Proof. Since both types are connected, it is enough to show that the induced map on the loop spaces is an equivalence. For any \(X : BO(2)\), let \(ϕ: (X = S^1) → p(X)\) be the map obtained by composing \(\mathsf{ap}_p: (X = S^1) → (p(X) = p(S¹))\) with the equivalence \((p(X) = p(S¹)) → p(X)\) given by Lemma 1, and using the fact that \(p(S¹) = \underline{2}\). We will show that \(ϕ\) is equal to the canonical projection into the 0-truncation.

By path elimination, it is enough to show that the reflexivity path \(S^1 = S^1\) is mapped to its image in the 0-truncation, which follows immediately from expanding the definitions.

In particular, the map \(p(X) → p(X)\) induced by \(ϕ\) is an equivalence, hence \(\mathsf{ap}_p\) is an equivalence by 2-out-of-3.\(\square\)

Corollary 3. Ω(BSO(2)) ≅ S¹

Proof. By identifying \(Ω\| BO(2) \|\) with \(ΩBO(1) = \underline{2}\), we get that the map induced by \(p\) on the loop spaces is equivalent to the second projection \(S¹ × \underline{2} → \underline{2}\). In particular, its fibre is \(S¹\). The conclusion then follows from the long exact sequence of homotopy groups.\(\square\)

So we have the desired fibre sequence \(BSO(2) → BO(2) → BO(1)\). To show that our definition of \(BSO(2)\) matches what we have in spaces, there is one more subtle point that we need to address. We only showed that the loop space of \(BSO(2)\) is equivalent to \(S¹\) as a space, but a priori there could be another ∞-group structure on \(S¹\), corresponding to another delooping. Fortunately, though, \(S¹\) is the Eilenberg-MacLane space \(K(ℤ, 1)\), hence any delooping of it must be a \(K(ℤ, 2)\), which means that there is exactly one. In particular, \(BSO(2)\) as we defined it is a possible model for the infinite dimensional complex projective space, another one being what arises from the type-theory construction of Eilenberg-MacLane spaces, namely \(\| S² \|_2\).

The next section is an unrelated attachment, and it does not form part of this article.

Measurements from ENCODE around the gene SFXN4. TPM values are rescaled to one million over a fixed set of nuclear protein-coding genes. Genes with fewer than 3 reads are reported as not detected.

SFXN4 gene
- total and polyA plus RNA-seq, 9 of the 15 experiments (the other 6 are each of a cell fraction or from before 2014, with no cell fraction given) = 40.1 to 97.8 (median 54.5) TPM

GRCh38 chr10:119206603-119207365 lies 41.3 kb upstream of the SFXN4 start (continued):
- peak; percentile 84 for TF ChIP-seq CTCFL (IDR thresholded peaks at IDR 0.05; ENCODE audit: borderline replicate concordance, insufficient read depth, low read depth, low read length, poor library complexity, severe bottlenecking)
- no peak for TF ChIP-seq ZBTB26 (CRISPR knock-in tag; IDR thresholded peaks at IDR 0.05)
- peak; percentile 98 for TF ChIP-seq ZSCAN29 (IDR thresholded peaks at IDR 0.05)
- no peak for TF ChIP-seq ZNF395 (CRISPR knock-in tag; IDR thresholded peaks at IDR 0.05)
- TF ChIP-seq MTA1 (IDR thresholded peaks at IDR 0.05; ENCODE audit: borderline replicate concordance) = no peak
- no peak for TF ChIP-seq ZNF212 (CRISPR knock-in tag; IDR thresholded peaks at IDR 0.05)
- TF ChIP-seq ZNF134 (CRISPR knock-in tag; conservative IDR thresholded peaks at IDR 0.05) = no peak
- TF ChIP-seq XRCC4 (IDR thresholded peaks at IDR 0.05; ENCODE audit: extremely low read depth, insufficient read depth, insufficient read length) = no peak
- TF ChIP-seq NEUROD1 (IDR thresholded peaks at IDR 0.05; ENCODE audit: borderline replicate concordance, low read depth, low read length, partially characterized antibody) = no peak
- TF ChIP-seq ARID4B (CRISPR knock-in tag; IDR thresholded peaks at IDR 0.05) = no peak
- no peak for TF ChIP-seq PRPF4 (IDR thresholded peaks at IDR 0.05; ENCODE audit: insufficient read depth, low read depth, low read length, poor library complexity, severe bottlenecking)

The fibre sequence \(BSO(2) → BO(2) → BO(1)\) gives rise to an exact sequence of \(∞\)-groups \(SO(2) → O(2) → O(1)\). Such a sequence splits if and only if the second map has a section.

Since the suspension of \(\underline{2}\) is equivalent to \(S^1\), suspension can be regarded as a pointed map \(Σ : BO(1) → BO(2)\). As usual, we will denote by \(\mathsf{merid}: A → N = S\) the path constructor in the definition of the suspension \(Σ A\), and take the north pole \(N\) as the base point of \(Σ A\).

Proposition 4. The suspension map \(Σ: BO(1) → BO(2)\) is a section of \(p: BO(2) → BO(1)\).

Proof. For any type \(A\) in \(BO(1)\), let \(σ_A : A → A\) be the only non-identity equivalence of \(A\), and define a function \(ψ_A : A → S^1 → ΣA\) so that \(ψ_A(a)\) corresponds to the loop \(\mathsf{merid}(a) · \mathsf{merid}(σ_A(a))^{-1}\).

Then for all \(A : BO(1)\), and all \(a: A\), \(ψ_A(a)\) is an equivalence, since this is true for \(A ≡ \underline{2}\), and being an equivalence is a proposition. We have thus defined a map \(A → (S¹ ≅ ΣA)\), hence in particular a map \(A → \| S^1 ≅ ΣA \|_0\). It is easy to verify that the latter map is an equivalence for \(A ≡ 2\), which implies that it is an equivalence for all \(A : BO(1)\). This shows that \(Σ\) is a section of \(p\), concluding the proof.\(\square\)


Loading comments...